A Russ White Blog
In the last post on SDNs, I spent a little time discussing just a bare minimum of some internal router architecture—specifically the difference between the RIB and the FIB, and thinking a little about management. In this post, I want to add one more dividing point to the mix, and then start thinking about how we can classify various “software defined” solutions in a way that makes more sense out of the field of options.
There is tremendous interest in Network Functions Virtualization (NFV) in large part because it holds the promise of enabling organizations to deploy new functionality in notably less time than it currently takes. However, no organization will implement a new technology or a new architecture if it can’t be effectively managed. With that in mind, I will use this blog to identify whether or not NFV introduces new management challenges and if it does, what are some of those challenges?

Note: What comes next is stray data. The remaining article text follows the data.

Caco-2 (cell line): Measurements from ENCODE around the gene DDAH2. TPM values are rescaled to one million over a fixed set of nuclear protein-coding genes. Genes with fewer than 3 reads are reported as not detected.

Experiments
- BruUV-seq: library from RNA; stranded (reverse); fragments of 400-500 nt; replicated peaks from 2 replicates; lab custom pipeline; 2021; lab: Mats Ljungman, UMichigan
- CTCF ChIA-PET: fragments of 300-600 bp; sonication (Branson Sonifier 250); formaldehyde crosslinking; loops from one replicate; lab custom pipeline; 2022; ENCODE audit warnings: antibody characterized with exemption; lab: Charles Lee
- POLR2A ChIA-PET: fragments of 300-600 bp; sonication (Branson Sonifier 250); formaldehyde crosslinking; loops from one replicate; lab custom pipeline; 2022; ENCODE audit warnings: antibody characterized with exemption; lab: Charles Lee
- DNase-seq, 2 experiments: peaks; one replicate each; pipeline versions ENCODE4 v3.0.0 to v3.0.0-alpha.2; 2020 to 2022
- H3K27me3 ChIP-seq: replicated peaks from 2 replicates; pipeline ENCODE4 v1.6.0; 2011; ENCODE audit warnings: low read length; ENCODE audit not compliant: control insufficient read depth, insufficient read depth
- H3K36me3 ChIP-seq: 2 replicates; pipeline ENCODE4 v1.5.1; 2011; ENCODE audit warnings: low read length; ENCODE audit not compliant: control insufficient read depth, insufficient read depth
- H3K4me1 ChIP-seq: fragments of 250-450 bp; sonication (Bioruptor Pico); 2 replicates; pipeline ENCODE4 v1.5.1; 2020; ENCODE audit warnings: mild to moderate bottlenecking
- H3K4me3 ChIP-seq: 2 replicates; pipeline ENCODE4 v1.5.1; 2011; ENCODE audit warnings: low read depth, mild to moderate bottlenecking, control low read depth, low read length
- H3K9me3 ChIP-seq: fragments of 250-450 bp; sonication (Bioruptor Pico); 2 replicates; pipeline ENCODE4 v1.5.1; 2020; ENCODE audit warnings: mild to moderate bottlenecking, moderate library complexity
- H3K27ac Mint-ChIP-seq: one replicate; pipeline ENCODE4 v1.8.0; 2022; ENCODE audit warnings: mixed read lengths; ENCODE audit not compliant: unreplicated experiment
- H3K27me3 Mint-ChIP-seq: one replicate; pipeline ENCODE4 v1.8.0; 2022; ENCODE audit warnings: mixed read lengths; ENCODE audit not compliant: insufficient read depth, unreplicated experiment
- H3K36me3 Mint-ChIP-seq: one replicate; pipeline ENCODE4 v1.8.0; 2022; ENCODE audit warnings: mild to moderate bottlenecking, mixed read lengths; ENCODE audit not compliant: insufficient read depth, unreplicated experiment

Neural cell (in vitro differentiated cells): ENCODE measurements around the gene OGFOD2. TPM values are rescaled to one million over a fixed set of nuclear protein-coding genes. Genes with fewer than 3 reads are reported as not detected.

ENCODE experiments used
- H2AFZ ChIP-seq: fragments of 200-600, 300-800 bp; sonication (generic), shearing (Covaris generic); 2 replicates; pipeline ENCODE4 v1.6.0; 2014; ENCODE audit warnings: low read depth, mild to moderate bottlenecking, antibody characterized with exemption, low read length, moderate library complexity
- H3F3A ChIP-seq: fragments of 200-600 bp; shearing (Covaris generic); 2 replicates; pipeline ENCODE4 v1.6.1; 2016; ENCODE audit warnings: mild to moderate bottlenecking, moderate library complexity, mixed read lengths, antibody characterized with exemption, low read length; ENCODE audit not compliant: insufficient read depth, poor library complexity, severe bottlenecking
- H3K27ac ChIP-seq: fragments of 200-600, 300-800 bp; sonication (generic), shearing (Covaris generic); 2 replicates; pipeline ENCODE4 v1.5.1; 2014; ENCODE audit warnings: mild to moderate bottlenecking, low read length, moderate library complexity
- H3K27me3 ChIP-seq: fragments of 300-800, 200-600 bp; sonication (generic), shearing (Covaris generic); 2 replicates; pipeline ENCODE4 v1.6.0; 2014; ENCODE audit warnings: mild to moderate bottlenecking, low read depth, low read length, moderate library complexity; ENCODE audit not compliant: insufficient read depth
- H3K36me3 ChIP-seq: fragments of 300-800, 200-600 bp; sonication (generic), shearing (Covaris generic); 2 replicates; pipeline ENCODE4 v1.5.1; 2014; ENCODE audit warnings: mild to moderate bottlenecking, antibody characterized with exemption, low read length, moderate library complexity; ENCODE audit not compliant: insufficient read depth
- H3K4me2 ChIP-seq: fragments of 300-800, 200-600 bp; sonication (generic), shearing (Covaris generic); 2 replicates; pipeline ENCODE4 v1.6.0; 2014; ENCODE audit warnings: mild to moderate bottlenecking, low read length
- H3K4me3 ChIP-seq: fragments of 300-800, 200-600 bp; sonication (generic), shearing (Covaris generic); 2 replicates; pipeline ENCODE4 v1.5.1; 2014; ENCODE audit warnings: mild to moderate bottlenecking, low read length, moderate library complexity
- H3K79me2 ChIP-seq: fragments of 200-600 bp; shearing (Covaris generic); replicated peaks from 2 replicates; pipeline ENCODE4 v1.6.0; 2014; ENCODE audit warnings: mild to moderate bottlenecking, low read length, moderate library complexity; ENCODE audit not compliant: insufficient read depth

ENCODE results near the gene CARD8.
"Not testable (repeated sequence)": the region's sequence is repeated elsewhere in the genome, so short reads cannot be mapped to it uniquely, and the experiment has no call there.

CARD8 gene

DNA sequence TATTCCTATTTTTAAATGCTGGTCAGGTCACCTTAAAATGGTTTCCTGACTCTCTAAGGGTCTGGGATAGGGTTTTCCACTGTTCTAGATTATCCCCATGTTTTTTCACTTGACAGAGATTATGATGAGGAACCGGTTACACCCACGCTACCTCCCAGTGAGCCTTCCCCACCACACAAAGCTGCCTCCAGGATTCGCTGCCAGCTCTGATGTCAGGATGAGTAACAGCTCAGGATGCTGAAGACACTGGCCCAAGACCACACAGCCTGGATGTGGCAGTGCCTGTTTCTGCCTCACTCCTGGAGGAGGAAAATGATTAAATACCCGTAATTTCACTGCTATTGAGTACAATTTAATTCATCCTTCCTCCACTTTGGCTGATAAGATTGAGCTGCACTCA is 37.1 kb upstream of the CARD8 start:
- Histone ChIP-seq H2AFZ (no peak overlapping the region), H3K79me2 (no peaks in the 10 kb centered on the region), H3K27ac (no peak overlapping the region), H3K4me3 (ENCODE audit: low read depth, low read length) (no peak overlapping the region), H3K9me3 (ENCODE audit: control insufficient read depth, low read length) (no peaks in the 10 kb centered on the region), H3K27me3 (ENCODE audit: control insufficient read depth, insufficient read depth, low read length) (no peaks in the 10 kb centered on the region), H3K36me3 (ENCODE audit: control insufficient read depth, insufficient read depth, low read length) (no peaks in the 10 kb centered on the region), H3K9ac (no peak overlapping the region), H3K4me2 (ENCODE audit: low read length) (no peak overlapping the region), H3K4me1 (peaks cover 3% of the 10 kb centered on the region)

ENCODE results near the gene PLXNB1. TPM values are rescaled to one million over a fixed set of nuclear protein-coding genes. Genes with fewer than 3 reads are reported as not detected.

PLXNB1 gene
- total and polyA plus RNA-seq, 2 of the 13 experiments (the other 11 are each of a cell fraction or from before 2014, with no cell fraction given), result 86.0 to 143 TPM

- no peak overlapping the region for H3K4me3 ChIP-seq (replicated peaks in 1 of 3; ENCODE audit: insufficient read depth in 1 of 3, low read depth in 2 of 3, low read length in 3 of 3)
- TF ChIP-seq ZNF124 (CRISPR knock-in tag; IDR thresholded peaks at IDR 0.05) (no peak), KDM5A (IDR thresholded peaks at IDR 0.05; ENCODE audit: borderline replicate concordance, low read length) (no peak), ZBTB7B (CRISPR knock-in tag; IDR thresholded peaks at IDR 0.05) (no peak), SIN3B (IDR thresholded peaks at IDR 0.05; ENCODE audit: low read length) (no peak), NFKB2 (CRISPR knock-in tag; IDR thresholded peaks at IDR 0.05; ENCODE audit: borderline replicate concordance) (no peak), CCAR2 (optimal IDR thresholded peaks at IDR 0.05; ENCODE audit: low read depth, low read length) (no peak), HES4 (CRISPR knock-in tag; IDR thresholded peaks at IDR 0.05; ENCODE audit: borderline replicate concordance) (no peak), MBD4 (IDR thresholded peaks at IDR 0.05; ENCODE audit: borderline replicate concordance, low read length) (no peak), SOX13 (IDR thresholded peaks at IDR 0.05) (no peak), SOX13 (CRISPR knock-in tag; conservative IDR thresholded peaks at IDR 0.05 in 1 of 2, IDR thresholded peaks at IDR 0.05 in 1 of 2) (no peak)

When it comes to unifying a network management system (NMS), does less really equal more? This topic has re-emerged since the market downturn, which – as we all know at this point – has led telcos to look for any opportunity to save costs, either capex, opex or both.